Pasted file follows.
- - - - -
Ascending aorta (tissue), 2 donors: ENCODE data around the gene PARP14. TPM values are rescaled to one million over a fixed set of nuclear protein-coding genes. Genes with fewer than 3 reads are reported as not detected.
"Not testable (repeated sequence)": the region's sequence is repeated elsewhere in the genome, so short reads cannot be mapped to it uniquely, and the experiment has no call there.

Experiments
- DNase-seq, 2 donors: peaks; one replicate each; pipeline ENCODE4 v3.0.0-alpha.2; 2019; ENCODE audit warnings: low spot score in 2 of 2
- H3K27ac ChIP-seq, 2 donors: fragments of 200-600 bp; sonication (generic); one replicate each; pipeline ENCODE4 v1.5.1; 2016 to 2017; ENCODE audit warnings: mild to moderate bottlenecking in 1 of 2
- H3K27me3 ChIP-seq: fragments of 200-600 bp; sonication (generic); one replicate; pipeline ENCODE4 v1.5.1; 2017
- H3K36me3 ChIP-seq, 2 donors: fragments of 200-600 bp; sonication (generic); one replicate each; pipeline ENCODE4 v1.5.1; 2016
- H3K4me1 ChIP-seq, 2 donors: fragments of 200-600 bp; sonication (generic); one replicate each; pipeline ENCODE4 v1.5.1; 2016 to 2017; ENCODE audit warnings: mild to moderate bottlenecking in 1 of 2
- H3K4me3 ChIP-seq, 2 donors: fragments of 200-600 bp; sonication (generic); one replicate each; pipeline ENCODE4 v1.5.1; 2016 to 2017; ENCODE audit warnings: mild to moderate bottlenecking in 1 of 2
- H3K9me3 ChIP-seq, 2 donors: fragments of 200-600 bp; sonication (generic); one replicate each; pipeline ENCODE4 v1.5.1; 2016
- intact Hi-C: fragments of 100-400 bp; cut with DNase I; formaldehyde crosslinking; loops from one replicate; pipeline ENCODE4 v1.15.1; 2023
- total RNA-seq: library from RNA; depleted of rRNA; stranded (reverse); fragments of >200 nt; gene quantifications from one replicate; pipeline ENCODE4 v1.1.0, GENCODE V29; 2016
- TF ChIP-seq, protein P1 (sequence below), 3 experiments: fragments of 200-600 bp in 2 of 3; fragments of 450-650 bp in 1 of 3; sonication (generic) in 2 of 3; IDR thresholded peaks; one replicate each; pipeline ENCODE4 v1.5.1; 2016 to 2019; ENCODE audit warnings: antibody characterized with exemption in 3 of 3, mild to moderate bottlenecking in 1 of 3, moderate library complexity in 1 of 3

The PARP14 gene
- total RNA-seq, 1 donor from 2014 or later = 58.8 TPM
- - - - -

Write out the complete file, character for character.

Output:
Ascending aorta (tissue), 2 donors: ENCODE data around the gene PARP14. TPM values are rescaled to one million over a fixed set of nuclear protein-coding genes. Genes with fewer than 3 reads are reported as not detected.
"Not testable (repeated sequence)": the region's sequence is repeated elsewhere in the genome, so short reads cannot be mapped to it uniquely, and the experiment has no call there.

Experiments
- DNase-seq, 2 donors: peaks; one replicate each; pipeline ENCODE4 v3.0.0-alpha.2; 2019; ENCODE audit warnings: low spot score in 2 of 2
- H3K27ac ChIP-seq, 2 donors: fragments of 200-600 bp; sonication (generic); one replicate each; pipeline ENCODE4 v1.5.1; 2016 to 2017; ENCODE audit warnings: mild to moderate bottlenecking in 1 of 2
- H3K27me3 ChIP-seq: fragments of 200-600 bp; sonication (generic); one replicate; pipeline ENCODE4 v1.5.1; 2017
- H3K36me3 ChIP-seq, 2 donors: fragments of 200-600 bp; sonication (generic); one replicate each; pipeline ENCODE4 v1.5.1; 2016
- H3K4me1 ChIP-seq, 2 donors: fragments of 200-600 bp; sonication (generic); one replicate each; pipeline ENCODE4 v1.5.1; 2016 to 2017; ENCODE audit warnings: mild to moderate bottlenecking in 1 of 2
- H3K4me3 ChIP-seq, 2 donors: fragments of 200-600 bp; sonication (generic); one replicate each; pipeline ENCODE4 v1.5.1; 2016 to 2017; ENCODE audit warnings: mild to moderate bottlenecking in 1 of 2
- H3K9me3 ChIP-seq, 2 donors: fragments of 200-600 bp; sonication (generic); one replicate each; pipeline ENCODE4 v1.5.1; 2016
- intact Hi-C: fragments of 100-400 bp; cut with DNase I; formaldehyde crosslinking; loops from one replicate; pipeline ENCODE4 v1.15.1; 2023
- total RNA-seq: library from RNA; depleted of rRNA; stranded (reverse); fragments of >200 nt; gene quantifications from one replicate; pipeline ENCODE4 v1.1.0, GENCODE V29; 2016
- TF ChIP-seq, protein P1 (sequence below), 3 experiments: fragments of 200-600 bp in 2 of 3; fragments of 450-650 bp in 1 of 3; sonication (generic) in 2 of 3; IDR thresholded peaks; one replicate each; pipeline ENCODE4 v1.5.1; 2016 to 2019; ENCODE audit warnings: antibody characterized with exemption in 3 of 3, mild to moderate bottlenecking in 1 of 3, moderate library complexity in 1 of 3

The PARP14 gene
- total RNA-seq, 1 donor from 2014 or later = 58.8 TPM